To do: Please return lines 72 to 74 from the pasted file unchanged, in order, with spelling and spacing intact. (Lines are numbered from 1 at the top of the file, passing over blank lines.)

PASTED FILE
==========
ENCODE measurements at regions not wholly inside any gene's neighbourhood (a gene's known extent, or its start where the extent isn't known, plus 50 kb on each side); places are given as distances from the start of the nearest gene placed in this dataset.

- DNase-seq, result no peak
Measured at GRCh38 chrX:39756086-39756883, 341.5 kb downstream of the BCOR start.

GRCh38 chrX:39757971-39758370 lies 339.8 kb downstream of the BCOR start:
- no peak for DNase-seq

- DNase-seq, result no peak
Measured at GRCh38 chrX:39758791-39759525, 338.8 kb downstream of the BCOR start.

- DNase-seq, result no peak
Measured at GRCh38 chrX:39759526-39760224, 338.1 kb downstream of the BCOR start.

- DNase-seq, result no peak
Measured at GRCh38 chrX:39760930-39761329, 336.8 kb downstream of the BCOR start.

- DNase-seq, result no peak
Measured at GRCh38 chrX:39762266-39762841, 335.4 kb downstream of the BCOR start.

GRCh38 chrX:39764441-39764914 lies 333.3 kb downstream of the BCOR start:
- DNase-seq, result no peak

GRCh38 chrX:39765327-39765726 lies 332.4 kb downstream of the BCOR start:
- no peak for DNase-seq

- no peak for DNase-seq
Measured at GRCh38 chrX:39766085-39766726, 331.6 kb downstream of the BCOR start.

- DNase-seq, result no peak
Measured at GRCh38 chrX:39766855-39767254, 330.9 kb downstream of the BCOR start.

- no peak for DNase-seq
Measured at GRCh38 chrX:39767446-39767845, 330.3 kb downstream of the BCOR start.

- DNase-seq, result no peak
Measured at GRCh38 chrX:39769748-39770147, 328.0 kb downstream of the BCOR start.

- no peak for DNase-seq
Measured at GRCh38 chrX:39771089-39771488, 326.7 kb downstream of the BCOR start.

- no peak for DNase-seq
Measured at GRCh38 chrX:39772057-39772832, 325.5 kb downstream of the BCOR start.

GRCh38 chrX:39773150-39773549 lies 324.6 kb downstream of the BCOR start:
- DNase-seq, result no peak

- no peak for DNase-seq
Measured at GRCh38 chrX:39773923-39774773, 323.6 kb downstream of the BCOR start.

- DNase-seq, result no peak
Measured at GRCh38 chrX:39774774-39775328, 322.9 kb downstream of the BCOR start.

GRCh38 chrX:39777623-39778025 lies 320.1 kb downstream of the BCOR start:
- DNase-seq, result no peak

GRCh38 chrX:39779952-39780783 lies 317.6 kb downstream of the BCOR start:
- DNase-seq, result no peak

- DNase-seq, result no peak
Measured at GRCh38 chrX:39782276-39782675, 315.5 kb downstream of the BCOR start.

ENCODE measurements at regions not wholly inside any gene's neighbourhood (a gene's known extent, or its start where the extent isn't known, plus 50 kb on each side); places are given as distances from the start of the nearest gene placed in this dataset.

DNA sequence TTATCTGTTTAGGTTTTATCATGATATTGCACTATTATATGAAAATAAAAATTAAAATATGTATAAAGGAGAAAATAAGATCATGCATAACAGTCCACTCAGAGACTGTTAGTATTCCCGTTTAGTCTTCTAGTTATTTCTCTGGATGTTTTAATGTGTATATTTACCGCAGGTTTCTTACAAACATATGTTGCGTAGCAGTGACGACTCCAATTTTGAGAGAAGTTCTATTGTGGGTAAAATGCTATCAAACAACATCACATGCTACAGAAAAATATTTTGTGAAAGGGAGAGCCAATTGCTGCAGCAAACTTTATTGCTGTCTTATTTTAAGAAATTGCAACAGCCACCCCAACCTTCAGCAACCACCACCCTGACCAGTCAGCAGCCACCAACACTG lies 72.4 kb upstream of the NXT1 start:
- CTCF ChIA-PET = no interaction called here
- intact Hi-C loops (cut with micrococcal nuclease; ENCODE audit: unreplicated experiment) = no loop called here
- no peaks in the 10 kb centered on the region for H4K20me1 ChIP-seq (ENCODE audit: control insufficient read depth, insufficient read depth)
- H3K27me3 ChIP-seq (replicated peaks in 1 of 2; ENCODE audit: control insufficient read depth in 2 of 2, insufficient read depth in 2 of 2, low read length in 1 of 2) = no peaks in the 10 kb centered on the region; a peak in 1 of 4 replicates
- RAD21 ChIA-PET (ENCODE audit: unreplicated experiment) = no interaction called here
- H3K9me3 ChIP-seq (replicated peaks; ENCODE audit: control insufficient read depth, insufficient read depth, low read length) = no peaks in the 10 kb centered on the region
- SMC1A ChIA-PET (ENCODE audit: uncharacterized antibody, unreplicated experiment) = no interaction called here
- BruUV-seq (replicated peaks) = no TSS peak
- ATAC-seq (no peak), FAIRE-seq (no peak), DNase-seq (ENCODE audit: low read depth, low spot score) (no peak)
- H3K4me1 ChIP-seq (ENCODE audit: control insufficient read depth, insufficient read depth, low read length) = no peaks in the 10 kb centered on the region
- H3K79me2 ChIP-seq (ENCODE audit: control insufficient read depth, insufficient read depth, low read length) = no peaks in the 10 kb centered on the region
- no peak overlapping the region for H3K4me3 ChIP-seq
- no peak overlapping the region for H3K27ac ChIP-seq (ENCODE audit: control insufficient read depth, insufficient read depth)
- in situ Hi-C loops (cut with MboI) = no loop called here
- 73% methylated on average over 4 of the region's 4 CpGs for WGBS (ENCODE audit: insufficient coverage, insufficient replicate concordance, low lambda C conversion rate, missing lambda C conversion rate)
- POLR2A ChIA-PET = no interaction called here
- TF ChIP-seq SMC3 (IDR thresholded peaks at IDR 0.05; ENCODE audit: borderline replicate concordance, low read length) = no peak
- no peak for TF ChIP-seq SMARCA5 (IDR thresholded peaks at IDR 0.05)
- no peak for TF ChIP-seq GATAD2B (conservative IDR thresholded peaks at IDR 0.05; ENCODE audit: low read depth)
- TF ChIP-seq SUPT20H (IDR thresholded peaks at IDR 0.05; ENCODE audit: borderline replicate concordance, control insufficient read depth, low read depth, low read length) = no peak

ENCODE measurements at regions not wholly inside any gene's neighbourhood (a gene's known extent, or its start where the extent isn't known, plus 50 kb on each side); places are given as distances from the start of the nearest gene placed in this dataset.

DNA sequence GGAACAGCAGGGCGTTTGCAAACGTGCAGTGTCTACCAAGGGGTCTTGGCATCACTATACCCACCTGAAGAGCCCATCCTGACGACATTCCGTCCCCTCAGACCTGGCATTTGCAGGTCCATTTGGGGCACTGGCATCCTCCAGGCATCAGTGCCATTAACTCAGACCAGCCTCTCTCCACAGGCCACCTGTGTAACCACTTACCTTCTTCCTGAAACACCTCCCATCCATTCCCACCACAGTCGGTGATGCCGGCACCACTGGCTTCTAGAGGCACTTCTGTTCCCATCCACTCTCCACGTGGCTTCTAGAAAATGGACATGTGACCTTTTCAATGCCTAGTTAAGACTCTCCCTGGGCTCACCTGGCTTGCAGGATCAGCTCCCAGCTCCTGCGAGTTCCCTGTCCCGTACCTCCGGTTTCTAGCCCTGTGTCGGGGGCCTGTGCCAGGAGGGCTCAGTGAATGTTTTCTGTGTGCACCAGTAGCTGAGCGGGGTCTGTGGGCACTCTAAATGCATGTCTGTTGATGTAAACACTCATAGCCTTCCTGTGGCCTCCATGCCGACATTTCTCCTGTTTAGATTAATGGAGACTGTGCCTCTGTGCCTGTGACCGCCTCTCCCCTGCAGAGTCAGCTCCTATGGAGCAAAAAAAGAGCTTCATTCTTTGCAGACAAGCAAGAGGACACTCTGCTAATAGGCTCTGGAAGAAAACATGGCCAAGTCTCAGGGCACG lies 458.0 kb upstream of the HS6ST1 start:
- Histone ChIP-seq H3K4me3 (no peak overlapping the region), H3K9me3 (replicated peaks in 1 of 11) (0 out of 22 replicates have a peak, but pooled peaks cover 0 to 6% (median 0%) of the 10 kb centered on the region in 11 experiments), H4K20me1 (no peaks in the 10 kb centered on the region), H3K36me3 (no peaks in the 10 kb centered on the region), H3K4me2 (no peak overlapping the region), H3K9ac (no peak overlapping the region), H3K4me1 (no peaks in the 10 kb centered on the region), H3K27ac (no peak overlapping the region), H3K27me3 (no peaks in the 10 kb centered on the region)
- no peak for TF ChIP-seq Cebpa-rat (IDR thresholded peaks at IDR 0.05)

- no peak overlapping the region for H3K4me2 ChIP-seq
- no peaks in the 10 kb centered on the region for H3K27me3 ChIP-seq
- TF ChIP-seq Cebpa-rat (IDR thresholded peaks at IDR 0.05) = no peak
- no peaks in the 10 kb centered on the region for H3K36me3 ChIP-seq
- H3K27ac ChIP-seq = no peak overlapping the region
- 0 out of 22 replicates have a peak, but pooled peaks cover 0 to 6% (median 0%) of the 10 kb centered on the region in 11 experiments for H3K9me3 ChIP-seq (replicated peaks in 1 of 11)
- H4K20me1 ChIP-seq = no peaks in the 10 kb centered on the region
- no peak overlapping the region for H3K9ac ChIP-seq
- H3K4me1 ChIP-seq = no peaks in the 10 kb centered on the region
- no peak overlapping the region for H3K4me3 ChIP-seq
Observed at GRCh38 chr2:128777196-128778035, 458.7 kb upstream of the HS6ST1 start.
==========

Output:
- H3K27ac ChIP-seq = no peak overlapping the region
- 0 out of 22 replicates have a peak, but pooled peaks cover 0 to 6% (median 0%) of the 10 kb centered on the region in 11 experiments for H3K9me3 ChIP-seq (replicated peaks in 1 of 11)
- H4K20me1 ChIP-seq = no peaks in the 10 kb centered on the region